This is a reasonable response given the way many believers do retreat into mystery whenever they cannot explain something. The oft-heard reply, “It’s a mystery; you just have to believe it!” means something like, “I’m scared of facing hard questions, and you are an evil person for asking them.”

By way of contrast to the carping critic and the befuddled believer, I think it is helpful to distinguish two legitimate uses of “mystery.”

First we may speak of a mystery when the general principles of a matter are tolerably clear, but the details and specifics far exceed our comprehension. Quite a few laypeople have a basic grasp of Einstein’s Theory of Relativity. They know that as an object approaches the speed of light, its mass approaches infinity; they know that gravity bends space and slows clocks. They may even appreciate how Minkowski’s space-time interpretation of Special Relativity helped Einstein to formulate his General Theory of Relativity. Not many laypeople, however, can make any sense out of the series of partial differential equations that express Einstein’s theory in mathematical form. Those equations are a mystery.

That is what I meant by “the mysterious will of God.” The Bible’s general explanation of human suffering is clear. The Bible explains the origin of human suffering; several of the purposes suffering serves in the lives of believers and non-believers; what God has done and will do to end suffering; and even how suffering fits into God’s comprehensive plan for human beings. These things are not, properly speaking, mysteries. I have written quite a bit about them elsewhere.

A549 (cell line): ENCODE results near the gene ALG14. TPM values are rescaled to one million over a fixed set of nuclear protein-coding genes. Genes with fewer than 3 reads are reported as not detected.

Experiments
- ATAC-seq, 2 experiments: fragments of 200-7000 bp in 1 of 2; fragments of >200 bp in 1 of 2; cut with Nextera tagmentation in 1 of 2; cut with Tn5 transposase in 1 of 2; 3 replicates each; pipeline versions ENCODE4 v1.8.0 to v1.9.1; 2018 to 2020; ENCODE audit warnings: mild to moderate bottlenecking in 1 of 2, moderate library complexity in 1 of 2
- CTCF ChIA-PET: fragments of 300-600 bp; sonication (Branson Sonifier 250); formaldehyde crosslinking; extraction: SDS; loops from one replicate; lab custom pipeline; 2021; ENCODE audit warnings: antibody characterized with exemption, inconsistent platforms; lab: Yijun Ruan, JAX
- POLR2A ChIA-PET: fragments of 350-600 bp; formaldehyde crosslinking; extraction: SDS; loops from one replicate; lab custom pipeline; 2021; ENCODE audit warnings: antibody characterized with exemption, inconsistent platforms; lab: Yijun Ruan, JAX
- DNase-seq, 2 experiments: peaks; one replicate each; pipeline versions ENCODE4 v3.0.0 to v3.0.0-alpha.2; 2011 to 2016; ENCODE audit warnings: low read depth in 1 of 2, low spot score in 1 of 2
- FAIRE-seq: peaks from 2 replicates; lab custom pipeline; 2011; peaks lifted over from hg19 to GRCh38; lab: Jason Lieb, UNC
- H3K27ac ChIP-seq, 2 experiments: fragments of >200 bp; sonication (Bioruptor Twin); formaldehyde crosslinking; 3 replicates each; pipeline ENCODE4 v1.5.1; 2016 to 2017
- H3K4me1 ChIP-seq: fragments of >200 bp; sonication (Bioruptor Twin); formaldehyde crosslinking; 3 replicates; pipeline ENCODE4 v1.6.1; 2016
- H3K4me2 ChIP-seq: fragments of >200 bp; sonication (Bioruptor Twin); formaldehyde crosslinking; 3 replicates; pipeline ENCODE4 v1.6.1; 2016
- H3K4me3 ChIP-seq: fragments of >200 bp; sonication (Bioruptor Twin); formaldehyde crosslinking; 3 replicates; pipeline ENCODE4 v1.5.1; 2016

The mystery of suffering lies not in the general picture. It lies in the specifics of the countless happenings in the lives of the billions of human beings who inhabit our planet. It would be, in principle, impossible to write a book that would explain everything about everybody. Of course, people are always making guesses about such things: “This happened to me because….” I can’t prove it, but I suspect that these guesses are totally wrong ninety percent of the time and less than half right even when they are partially correct. What God is doing in our individual lives is mostly a mystery to us.

Second we may speak of a mystery when we have clear evidence that two apparently incompatible things are both true. With careful thought, we may be able to define and describe them in such a way that they no longer appear contradictory, but we still have trouble putting them together in our imaginations.